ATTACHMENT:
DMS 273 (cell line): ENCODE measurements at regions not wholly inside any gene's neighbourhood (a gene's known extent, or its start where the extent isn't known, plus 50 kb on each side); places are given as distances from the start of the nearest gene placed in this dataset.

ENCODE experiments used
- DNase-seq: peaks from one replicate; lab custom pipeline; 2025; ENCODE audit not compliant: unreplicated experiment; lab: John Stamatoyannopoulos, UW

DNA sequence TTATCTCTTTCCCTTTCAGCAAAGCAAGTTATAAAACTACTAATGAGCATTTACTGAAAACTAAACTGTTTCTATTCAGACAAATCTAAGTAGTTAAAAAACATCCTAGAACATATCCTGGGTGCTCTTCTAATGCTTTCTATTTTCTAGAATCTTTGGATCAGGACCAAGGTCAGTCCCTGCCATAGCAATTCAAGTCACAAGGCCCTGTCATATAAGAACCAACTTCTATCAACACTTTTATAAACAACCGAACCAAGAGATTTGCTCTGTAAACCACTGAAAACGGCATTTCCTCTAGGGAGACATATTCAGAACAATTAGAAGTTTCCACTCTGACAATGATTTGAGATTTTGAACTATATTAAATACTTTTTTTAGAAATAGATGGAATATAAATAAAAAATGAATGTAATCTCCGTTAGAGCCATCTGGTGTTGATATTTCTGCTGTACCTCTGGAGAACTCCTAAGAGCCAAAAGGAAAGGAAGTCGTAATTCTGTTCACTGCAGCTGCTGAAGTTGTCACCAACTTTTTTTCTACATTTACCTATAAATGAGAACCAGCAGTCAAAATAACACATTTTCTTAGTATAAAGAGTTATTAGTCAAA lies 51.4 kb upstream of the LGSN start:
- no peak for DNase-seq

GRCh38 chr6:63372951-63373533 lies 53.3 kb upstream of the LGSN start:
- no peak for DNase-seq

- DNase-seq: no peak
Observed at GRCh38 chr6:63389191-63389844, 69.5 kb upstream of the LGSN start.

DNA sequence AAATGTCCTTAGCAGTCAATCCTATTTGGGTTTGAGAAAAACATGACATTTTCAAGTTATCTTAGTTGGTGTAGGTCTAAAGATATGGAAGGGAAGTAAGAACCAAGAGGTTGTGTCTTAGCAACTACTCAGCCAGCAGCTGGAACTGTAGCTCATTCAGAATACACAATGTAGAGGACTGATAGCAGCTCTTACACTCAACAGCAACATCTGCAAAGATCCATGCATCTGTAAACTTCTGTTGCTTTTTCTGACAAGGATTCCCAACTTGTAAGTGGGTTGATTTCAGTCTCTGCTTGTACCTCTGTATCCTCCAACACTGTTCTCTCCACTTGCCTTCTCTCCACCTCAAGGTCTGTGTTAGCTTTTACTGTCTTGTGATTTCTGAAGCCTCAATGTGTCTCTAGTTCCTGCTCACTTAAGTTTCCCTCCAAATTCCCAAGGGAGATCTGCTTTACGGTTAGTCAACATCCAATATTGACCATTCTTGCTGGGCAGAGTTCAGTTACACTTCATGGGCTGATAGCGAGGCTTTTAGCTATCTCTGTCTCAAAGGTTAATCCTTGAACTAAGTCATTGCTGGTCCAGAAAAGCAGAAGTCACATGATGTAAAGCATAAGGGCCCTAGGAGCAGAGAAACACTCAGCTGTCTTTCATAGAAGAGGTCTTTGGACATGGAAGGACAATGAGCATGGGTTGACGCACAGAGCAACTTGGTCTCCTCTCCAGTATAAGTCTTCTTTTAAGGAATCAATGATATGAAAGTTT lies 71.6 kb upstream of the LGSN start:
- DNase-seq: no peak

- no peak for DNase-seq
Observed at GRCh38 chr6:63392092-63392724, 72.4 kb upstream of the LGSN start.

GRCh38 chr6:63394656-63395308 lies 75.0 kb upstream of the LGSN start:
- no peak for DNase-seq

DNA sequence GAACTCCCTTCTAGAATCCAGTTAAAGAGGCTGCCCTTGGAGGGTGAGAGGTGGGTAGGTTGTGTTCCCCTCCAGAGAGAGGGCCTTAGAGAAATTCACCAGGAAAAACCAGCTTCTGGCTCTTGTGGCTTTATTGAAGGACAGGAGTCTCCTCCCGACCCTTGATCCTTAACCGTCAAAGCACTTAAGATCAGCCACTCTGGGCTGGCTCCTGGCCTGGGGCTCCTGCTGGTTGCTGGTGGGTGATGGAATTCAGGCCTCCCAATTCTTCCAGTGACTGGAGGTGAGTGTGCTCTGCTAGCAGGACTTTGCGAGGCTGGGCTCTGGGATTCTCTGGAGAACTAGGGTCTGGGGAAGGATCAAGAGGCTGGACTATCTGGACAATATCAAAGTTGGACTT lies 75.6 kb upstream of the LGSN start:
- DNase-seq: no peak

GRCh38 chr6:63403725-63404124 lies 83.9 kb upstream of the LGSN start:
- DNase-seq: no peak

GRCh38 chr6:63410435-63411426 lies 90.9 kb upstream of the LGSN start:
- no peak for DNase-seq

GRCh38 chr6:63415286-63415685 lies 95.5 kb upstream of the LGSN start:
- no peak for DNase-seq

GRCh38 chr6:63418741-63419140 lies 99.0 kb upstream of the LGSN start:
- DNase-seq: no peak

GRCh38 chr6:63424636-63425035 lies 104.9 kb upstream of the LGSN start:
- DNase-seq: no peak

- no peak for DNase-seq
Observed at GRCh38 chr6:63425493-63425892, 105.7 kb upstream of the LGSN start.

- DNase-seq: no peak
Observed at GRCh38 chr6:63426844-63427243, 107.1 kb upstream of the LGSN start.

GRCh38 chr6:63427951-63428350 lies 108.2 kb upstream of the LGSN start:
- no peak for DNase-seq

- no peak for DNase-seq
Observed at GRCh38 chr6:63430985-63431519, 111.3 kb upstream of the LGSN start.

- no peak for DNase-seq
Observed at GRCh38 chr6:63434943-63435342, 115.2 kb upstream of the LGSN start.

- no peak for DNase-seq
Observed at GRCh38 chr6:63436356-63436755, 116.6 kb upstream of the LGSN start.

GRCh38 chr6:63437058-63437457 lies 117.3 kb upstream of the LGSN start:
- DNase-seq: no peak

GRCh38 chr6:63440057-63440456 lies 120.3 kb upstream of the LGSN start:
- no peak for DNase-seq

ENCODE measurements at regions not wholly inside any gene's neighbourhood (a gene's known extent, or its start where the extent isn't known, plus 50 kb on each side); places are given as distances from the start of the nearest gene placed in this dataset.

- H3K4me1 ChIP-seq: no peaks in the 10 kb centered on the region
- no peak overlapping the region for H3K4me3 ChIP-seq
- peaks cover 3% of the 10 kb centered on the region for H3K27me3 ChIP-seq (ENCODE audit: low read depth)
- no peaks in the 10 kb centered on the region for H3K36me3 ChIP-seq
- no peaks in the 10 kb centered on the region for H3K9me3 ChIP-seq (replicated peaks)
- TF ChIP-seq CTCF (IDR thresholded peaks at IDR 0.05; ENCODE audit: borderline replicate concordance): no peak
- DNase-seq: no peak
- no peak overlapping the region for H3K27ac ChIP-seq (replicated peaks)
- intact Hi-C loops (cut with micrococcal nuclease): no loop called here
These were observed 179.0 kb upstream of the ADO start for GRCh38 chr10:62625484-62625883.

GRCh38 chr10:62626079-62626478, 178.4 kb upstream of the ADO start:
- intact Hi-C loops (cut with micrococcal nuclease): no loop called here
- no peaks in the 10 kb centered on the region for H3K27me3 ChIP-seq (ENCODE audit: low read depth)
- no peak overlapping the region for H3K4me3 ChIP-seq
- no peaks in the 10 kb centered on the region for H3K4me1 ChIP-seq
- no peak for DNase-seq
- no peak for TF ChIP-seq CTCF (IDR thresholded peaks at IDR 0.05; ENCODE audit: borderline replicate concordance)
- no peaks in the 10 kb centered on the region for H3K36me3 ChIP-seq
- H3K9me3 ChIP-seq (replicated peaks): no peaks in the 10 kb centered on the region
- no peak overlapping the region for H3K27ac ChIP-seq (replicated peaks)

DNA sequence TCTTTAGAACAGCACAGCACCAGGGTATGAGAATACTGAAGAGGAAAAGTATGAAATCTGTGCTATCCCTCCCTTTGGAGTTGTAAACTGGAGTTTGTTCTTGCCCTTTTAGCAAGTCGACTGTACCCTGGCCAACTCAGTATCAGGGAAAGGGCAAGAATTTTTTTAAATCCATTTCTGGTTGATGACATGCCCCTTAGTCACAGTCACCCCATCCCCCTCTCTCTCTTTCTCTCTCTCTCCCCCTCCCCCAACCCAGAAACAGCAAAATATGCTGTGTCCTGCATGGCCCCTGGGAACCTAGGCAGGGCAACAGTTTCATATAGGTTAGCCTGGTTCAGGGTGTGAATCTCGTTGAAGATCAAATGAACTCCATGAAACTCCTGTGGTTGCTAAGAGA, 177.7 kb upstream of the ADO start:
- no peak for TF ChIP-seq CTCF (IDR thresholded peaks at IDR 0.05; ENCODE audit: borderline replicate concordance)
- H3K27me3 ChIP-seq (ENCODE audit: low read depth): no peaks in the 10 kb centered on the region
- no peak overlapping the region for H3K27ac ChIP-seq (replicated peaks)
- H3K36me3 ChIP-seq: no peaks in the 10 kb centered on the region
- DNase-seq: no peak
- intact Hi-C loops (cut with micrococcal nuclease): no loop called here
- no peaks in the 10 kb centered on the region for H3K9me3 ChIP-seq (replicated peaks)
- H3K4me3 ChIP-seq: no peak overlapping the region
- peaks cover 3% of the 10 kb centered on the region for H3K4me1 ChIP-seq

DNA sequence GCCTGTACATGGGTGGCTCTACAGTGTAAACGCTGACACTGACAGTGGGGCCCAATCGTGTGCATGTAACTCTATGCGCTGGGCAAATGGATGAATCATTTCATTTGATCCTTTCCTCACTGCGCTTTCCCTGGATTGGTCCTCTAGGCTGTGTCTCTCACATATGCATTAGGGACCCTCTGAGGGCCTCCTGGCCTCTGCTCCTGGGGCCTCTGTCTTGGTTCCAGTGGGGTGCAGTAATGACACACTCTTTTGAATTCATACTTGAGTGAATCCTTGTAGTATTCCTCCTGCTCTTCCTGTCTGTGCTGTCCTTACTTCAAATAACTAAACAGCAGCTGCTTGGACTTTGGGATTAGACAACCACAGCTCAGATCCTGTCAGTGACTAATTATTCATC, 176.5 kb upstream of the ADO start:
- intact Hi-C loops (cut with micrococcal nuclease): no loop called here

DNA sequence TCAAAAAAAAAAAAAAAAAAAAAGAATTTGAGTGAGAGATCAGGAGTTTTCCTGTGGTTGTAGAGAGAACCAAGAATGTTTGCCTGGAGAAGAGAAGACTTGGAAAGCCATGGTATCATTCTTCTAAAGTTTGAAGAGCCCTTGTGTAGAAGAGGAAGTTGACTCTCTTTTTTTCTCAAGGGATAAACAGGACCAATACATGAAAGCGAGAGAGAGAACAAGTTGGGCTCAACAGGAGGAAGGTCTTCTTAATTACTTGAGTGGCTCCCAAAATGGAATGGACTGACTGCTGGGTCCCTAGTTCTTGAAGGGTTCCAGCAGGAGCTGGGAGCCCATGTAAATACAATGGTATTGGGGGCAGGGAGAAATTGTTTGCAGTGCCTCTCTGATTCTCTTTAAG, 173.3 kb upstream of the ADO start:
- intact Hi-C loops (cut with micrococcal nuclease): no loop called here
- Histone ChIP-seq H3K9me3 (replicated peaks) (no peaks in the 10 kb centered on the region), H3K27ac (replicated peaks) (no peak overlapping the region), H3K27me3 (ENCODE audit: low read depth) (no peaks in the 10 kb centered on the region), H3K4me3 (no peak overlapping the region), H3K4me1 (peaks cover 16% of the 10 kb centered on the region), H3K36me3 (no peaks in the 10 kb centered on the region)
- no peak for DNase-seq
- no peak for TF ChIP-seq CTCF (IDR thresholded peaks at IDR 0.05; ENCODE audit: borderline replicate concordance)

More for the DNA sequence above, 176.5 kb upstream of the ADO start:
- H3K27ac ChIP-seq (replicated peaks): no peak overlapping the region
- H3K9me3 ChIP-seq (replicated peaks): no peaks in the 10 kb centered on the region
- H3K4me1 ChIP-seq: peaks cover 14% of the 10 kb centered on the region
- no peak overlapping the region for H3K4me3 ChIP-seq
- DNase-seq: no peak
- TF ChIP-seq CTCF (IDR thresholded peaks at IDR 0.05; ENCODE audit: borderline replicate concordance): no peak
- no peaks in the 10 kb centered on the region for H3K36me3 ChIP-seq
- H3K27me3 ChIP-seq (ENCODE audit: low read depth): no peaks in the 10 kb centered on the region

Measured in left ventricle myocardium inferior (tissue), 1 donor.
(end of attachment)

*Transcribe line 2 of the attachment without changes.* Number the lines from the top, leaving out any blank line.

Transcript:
ENCODE experiments used